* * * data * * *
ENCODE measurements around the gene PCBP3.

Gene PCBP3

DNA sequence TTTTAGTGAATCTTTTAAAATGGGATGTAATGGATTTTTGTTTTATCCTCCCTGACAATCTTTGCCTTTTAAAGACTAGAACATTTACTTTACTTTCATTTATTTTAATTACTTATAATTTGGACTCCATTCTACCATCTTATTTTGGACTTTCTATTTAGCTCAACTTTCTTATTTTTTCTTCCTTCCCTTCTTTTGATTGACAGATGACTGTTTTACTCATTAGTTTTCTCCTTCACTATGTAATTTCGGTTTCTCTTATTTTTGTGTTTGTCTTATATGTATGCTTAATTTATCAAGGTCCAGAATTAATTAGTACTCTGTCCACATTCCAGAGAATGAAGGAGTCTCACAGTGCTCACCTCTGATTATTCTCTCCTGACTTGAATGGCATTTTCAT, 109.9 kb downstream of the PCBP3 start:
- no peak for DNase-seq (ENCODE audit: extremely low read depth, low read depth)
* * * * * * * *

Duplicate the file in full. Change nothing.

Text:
ENCODE measurements around the gene PCBP3.

Gene PCBP3

DNA sequence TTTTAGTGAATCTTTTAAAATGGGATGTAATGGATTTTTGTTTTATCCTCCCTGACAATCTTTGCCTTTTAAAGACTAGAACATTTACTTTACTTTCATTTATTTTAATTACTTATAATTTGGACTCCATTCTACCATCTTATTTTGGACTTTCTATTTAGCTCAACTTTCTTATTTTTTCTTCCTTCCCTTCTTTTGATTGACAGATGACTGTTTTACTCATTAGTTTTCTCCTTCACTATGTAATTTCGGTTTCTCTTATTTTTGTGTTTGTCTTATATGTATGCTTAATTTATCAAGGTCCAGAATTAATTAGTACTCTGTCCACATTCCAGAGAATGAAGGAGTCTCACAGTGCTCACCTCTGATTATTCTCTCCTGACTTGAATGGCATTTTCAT, 109.9 kb downstream of the PCBP3 start:
- no peak for DNase-seq (ENCODE audit: extremely low read depth, low read depth)